McDonald’s has set a goal of having an equal number of men and women in leadership roles by 2030 as it looks to improve diversity at the company.
The fast-food chain also said it would work to boost minority representation in the firm’s senior US ranks from 29% to 35% over the next four years.
Executive pay will be tied to meeting the targets.
The effort follows claims of racial discrimination from black franchisees and executives in the US.
Workers have also accused the firm of fostering “systemic sexual harassment” at its restaurants.
McDonald’s has disputed the allegations. But in July, amid widespread Black Lives Matter protests in the US, the firm announced a new diversity, equity and inclusion initiative.
In November, the firm brought on a new person to lead implementation of the effort.
“We recognise these issues weigh heavily on our people and have heard – loud and clear – that diversity, equity and inclusion are priorities for our entire team, from our crews to our senior leaders,” McDonald’s chief executive Chris Kempczinski wrote in a letter to staff.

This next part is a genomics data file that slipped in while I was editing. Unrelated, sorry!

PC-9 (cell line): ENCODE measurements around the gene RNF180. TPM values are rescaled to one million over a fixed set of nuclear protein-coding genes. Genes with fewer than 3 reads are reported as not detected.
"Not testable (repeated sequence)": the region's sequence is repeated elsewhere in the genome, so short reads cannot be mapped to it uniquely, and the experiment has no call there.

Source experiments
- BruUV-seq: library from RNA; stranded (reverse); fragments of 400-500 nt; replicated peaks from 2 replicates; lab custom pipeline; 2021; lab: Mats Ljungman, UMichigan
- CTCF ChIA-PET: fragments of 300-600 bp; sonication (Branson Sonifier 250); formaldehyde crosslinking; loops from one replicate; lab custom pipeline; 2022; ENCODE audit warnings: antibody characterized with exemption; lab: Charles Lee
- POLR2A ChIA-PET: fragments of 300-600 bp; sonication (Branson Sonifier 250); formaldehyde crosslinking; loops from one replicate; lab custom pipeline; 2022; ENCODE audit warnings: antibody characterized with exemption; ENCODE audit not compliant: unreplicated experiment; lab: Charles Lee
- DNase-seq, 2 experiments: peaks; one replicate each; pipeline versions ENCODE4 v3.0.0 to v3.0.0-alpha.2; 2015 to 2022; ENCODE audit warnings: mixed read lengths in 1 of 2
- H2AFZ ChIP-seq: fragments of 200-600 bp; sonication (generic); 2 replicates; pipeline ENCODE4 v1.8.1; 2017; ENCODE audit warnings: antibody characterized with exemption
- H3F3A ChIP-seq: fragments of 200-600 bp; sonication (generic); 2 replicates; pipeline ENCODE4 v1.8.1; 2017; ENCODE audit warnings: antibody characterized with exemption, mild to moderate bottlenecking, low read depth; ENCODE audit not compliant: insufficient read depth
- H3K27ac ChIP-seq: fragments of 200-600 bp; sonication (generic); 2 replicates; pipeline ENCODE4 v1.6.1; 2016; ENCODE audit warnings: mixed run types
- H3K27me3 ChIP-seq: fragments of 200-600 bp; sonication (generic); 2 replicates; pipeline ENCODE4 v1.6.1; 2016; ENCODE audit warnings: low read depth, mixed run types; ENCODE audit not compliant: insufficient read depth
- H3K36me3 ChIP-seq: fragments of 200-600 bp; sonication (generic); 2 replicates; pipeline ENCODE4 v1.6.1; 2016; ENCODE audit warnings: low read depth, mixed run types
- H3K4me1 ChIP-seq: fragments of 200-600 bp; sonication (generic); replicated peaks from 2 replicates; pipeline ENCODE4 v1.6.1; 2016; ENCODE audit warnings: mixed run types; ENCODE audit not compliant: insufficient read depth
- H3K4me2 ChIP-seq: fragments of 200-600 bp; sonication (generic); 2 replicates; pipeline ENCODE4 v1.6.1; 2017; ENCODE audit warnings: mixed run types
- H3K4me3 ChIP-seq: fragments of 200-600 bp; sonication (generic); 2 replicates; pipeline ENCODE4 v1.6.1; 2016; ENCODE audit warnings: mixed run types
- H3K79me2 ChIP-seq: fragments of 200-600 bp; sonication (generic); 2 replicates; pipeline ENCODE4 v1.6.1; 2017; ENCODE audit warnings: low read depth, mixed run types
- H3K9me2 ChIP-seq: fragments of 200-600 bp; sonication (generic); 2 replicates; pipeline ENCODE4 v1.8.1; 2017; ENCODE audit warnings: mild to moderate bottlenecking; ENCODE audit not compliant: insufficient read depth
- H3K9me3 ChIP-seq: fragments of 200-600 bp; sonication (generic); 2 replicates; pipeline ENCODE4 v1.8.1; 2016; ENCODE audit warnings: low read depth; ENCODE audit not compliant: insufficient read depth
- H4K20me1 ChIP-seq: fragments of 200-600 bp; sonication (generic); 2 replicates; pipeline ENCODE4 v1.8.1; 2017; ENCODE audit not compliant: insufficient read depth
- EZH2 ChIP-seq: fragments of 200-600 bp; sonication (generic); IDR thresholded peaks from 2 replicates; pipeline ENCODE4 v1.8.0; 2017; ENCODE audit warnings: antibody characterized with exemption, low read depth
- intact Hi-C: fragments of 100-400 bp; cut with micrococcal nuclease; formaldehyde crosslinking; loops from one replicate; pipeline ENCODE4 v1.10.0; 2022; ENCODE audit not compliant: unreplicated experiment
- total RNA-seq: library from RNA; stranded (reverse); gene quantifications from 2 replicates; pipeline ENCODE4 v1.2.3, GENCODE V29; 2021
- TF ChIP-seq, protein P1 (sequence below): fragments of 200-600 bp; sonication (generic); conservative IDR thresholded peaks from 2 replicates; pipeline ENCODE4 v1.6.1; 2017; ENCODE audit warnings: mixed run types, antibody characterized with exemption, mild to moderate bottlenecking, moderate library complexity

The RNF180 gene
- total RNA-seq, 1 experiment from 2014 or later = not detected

“We’re serious about holding ourselves and our leaders accountable to these foundational commitments.”
As part of its efforts, McDonald’s released demographic data of its US workforce for the first time.
The 2018 figures show the firm had more black, Hispanic and Asian senior managers than the industry overall. Women and minorities also accounted for a larger share of service workers than the industry average.
However, the share of black and Hispanic first- and mid-level managers lagged.
The firm said it would determine executive bonuses based on a combination of sales and profit growth, with meeting diversity goals weighted at 15%.